What are the Seven Major Biomes?

Biologists have organized all the life on Earth into four levels of complexity and interaction. In this schema, species of organisms live in "communities" where they compete for food and habitat. At the next level, communities interact in an "ecosystem." The ecosystem includes weather and geology of the area in addition to plants and animals. For example a specific forest qualifies as an ecosystem. Then, taken together, those ecosystems that share major characteristics of terrain create a biome. A biome is united by temperature, precipitation, soil type, vegetation, latitude, and elevation. At the most macroscopic level reigns the biosphere of our Earth that contains all the life we know exists in the universe.

Biomes are spread across the Earth's surface. That is, part of the Florida Everglades have more in common with India, in terms of ecosystems, than it does with Georgia right next door. Treating the world as a system of biomes allows biologists to study climate, geology, endangered species, agriculture, and many related subjects. Biomes were formed at different stages of Earth's evolution, depending on the presence of organic matter, water, plate tectonics, and where, in terms of latitude, the terrain lies. Since the Earth is tilted on its axis, and moves around the sun, latitude can tell us how much light hits the surface.

The seven major biomes are divided into six terrestrial (ground) and one aquatic (water) biome. The aquatic biome can be categorized as both marine and freshwater biomes. Sometimes freshwater lakes, rivers, streams, and underground aquifers belong to the surrounding terrestrial biome. The terrestrial biomes are tundra, rainforest, grasslands (also called prairie or steppe), taiga (boreal or coniferous forest), desert, and temperate (deciduous) forest. Some biologists define more than seven major biomes, adding chaparral, mountain, island, or tropical dry forest. Other biomes are further subdivided, such as deep ocean, open ocean, and shallow ocean marine biome, or the hot and cold deserts.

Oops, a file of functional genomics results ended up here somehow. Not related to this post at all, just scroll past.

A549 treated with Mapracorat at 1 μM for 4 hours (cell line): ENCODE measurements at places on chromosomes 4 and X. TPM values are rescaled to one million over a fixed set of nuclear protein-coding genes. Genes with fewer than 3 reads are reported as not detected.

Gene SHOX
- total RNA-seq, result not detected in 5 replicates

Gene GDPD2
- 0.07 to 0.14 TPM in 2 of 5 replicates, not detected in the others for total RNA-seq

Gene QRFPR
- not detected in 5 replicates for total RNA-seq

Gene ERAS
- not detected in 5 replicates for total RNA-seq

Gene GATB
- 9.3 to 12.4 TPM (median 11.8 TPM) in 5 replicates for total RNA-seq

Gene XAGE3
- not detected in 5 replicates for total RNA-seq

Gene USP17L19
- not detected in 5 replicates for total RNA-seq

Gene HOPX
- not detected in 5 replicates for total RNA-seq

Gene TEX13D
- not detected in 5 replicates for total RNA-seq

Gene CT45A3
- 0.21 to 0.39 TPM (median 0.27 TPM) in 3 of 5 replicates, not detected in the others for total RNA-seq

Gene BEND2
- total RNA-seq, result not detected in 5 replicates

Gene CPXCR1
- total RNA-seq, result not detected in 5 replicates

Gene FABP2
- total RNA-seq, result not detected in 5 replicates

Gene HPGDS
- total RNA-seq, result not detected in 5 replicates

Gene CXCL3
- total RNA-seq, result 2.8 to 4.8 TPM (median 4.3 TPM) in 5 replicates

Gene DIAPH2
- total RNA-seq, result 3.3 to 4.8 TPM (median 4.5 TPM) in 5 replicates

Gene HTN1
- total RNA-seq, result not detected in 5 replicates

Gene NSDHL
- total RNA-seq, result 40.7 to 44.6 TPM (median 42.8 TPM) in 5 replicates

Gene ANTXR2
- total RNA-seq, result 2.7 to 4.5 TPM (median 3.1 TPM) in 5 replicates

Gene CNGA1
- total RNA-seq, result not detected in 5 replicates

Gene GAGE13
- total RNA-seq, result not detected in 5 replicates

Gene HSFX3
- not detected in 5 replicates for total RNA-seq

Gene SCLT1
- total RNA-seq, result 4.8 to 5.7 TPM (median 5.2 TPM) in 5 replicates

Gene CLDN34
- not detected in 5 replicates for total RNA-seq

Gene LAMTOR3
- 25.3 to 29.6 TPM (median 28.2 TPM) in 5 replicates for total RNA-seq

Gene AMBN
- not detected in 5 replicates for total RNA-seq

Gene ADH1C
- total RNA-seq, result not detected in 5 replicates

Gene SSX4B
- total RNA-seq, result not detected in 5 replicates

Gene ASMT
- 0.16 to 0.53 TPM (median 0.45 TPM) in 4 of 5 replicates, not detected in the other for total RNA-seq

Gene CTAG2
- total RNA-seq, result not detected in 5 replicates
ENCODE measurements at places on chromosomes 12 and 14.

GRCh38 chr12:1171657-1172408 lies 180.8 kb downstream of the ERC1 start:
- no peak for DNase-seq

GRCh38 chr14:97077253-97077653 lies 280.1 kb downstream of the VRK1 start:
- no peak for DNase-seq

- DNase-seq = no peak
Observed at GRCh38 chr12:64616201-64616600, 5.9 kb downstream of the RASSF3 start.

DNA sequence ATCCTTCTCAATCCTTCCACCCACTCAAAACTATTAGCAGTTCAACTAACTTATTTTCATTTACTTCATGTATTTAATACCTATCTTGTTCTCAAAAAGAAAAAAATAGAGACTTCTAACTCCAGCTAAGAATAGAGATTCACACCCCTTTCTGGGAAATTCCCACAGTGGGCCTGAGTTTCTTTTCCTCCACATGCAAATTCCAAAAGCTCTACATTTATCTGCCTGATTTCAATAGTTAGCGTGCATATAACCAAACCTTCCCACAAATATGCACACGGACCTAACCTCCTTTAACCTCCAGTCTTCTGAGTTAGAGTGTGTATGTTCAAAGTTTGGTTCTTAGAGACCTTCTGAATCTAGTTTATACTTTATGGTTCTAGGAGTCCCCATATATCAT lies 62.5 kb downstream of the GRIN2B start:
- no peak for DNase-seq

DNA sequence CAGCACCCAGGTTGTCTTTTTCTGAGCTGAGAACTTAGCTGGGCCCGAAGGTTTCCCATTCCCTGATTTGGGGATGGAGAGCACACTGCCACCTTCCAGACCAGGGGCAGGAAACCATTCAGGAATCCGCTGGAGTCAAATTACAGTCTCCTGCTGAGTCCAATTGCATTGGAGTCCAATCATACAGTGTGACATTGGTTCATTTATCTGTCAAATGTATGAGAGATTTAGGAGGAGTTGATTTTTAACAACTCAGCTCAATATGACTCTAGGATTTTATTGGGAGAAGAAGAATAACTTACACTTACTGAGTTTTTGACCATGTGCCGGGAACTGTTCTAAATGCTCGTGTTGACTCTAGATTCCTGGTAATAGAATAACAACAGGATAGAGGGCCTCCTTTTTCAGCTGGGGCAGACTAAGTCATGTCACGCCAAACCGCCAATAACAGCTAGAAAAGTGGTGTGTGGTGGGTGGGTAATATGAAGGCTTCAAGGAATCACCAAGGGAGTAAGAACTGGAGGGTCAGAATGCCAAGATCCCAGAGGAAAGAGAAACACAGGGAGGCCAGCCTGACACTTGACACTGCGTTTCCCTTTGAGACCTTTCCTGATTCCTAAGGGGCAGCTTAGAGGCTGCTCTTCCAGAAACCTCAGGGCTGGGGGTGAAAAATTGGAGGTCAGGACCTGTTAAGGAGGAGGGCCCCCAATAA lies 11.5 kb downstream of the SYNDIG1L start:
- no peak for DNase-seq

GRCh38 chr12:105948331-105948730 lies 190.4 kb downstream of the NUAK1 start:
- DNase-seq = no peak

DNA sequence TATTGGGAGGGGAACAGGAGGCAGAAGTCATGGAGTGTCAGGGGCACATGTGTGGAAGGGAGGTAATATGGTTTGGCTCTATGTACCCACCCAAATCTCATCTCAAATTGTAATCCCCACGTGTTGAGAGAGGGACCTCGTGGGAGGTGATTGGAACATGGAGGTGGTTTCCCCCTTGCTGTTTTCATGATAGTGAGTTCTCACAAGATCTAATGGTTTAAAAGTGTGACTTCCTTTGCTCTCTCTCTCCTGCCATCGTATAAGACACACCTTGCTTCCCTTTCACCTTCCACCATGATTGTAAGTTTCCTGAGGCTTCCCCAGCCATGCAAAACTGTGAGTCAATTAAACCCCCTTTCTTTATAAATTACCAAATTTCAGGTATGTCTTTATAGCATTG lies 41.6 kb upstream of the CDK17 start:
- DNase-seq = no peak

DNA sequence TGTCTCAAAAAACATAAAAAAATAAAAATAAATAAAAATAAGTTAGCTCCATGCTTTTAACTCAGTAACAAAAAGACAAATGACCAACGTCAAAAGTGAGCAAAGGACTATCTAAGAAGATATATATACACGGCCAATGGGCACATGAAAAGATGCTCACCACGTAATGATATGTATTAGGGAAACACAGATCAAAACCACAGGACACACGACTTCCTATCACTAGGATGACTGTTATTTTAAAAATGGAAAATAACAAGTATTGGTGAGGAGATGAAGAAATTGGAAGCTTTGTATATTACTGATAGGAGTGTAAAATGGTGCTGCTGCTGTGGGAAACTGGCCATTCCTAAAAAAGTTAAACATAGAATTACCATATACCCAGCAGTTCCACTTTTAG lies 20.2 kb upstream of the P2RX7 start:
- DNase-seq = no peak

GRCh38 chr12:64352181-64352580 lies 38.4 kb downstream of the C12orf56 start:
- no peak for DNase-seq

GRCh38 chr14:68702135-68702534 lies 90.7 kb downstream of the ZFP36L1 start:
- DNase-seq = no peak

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Post 14

what is the difference between a biome and ecotone?

Post 13

Biomes also explain why things like global climate change are much more complicated than people on either side of the argument want to believe.

Many people like to say that a very hot summer in one region is a sign of climate change, or a very cold winter elsewhere is a sign that climate change is false; the fact is that biomes all react differently to weather and have their own extremes. The biggest issue of global climate change, previously called global warming, is that these extremes get bigger. Suppose that suddenly there is more snow in London, for example, in the winter, and more intensely hot days in the summer, than ever before. If this trend continues and grows

even more for several years, it is a sign of climate change issues; the concept of higher temperatures does not necessarily mean it will be warmer everywhere all of the time, just that the norms in different areas change, and that change is reflected differently in each biome.
Post 12

@anon18856, to some extent biomes have really evolved independently of one another, though if there is any real "determining factor" it is probably the presence of bodies of water. For example, a biome right next to a river will likely be wetter than land far from any large water source. At the same time, this is not a fast and true rule either.

Post 3

what factors determine the type of biome that will be found in a particular area?

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